Meanwhile, Just South Of The Mason Dixon Line…..

There are some strange things that are happening in the state of Maryland these days.

First is the curious decision the University of Maryland Board of Regents made to leave the Atlantic Coast Conference and move to the Big Ten. Err….. the “Big 10 We Can’t Count and Have 12 Members Conference” which is soon to become the “Big 10 We Can’t Count and Have 14 Members Conference” as Rutgers is said to be making the move as well.

Maryland is a founding member of the ACC and their leaving the conference is beyond disappointing. The move is simply for money as the Big Ten television contract adds about $25 million dollars to the revenue of each school. Yet there is something wrong about leaving a great conference that you helped found and supported for all these years for a conference that you have no ties to. To us it is like divorcing your wife of 50 years in order to marry a mail order Russian bride whoyou have not seen or spoken to.

Speaking of Russia and vodka. (Yeah, that is not a smooth segue, but we tried.)

The Distilled Spirits Council of the United States has told state officials the new increased sales tax on alcohol has had a negative effect on sales in Maryland.

David Ozgo, chief economist for the Distilled Spirits Council of the United States, said the sale of distilled spirits in Maryland has grown just two-tenths of a percent in the past year, well below the national average of 3.1%.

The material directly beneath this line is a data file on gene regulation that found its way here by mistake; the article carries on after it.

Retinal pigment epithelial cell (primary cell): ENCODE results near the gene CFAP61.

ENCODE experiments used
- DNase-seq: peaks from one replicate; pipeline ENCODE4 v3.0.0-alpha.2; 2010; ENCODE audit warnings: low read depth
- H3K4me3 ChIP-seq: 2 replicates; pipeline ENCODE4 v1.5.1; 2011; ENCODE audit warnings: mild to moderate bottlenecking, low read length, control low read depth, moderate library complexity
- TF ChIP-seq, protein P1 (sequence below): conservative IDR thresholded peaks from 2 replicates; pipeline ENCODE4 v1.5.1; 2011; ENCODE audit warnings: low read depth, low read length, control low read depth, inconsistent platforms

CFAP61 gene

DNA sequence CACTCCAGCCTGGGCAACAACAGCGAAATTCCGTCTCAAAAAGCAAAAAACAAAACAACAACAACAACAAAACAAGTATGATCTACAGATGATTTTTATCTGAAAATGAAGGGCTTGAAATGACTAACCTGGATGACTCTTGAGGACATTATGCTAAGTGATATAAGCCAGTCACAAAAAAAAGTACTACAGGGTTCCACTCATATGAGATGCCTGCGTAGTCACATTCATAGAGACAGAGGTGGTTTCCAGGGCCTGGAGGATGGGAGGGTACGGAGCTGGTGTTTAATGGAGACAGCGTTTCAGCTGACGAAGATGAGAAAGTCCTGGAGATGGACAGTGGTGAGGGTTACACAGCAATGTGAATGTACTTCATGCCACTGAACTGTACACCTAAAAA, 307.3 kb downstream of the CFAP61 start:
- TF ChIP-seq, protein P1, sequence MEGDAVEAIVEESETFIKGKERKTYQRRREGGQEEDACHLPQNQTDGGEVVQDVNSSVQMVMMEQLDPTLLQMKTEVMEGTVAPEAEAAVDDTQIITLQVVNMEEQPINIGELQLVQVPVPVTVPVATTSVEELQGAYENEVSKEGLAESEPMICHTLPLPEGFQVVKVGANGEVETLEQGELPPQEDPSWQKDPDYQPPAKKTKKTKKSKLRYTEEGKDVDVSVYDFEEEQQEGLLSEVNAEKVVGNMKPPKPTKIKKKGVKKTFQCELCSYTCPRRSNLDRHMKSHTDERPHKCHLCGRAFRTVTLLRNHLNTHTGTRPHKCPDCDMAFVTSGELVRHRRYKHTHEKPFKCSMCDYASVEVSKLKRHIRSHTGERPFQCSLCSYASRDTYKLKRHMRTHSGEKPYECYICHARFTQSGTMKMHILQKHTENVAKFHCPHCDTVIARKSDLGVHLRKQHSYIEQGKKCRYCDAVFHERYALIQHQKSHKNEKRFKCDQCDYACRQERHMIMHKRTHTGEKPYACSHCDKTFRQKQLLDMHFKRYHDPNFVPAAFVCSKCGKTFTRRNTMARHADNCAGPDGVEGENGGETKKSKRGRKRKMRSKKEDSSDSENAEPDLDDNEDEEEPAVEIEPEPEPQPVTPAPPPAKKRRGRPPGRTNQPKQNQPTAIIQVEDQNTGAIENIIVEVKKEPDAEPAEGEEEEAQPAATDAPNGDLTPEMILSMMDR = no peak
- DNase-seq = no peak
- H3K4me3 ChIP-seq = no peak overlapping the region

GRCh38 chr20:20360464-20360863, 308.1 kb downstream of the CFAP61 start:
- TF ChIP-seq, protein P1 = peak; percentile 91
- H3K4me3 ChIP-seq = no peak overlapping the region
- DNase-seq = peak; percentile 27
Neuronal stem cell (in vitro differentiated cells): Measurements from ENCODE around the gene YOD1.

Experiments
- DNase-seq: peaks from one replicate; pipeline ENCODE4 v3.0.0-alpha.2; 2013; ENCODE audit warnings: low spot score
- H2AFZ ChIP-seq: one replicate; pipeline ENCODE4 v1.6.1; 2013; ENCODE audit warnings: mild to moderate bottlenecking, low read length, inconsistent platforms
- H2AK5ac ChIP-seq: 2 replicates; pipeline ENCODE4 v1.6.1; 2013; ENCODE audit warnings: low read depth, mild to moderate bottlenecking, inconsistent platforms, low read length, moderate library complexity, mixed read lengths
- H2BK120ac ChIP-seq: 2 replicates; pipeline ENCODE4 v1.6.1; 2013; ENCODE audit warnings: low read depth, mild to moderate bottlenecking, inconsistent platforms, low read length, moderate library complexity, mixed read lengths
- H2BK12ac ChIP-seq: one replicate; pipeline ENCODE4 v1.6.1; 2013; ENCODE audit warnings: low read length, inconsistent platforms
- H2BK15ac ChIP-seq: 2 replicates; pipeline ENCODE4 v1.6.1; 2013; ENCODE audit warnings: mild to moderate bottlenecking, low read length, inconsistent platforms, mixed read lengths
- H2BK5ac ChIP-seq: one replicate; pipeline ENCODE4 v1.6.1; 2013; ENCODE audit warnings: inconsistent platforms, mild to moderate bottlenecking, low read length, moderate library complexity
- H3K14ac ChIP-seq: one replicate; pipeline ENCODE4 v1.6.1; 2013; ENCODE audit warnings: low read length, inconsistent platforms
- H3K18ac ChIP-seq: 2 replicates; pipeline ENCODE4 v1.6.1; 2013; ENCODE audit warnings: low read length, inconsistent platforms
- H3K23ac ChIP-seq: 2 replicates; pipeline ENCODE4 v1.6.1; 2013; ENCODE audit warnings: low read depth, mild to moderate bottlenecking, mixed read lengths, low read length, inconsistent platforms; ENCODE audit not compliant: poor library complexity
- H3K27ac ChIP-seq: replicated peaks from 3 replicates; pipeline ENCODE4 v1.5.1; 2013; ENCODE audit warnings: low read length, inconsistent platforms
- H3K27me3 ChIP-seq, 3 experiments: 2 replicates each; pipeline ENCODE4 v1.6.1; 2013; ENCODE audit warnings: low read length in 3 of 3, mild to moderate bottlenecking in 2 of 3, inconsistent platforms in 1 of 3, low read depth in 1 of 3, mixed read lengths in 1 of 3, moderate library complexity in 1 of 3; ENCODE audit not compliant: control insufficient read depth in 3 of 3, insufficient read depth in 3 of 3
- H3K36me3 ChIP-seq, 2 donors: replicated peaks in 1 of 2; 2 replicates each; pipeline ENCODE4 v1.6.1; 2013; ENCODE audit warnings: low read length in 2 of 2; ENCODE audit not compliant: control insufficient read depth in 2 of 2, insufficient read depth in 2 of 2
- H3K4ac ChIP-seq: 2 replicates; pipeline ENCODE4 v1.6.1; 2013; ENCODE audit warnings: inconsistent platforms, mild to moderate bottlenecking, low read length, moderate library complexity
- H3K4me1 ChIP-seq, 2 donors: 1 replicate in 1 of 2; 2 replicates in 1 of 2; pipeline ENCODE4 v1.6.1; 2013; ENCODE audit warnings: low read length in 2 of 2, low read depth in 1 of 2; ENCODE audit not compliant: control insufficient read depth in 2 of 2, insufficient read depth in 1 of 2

“Distilled spirits growth in Maryland has been anemic so far in 2012,” Ozgo said. “Nationwide, off-premise sales are up 3.3 percentage points. But here in Maryland, we are actually off slightly.

There is very, very strong evidence that poor performance of Maryland package stores is a direct result of the Maryland decision to increase the alcohol sales tax to 9% in 2011.”

The liquor sale decline in Maryland can be directly associated with the sale increases in neighboring states, Ozgo said. Virginia’s off-premise sales are up 5% in 2012, while Delaware has seen a staggering 8.8% rise.

You mean people will go to another state to save money because of a new tax? Who would have ever thought that? Who would have ever suspected taxes affect economic growth?

Why was there an increase in taxes?

In part it has to do with the need for more revenue in order to cover the mismanaging of funds, mismanaged purchases and theft. It is axiomatic that you can’t screw up budgets and programs unless you have the money and the programs to screw up.

For example:

Baltimore’s Office of Human Services mismanaged a $9.5 million federal grant for helping the homeless by failing to oversee programs and awarding cash for services that may not have been eligible, auditors announced Thursday.

The city wrote an agreement with the United Way of Central Maryland to manage about 93 percent of the money, or $8.8 million. The local United Way would then administer contracts with service providers selected by the city.

The auditors say the city paid United Way a prorated amount rather than reimbursing the money based on actual expenses, as the grant required.

Mark Furst, president of the United Way of Central Maryland, said the nonprofit was in full compliance with its agreement with the city.

One of the service providers, the Prisoners Aid Association of Maryland, could not produce files to show how $270,550 was spent, the audit found. United Way terminated its contract with the defunct organization in July 2011.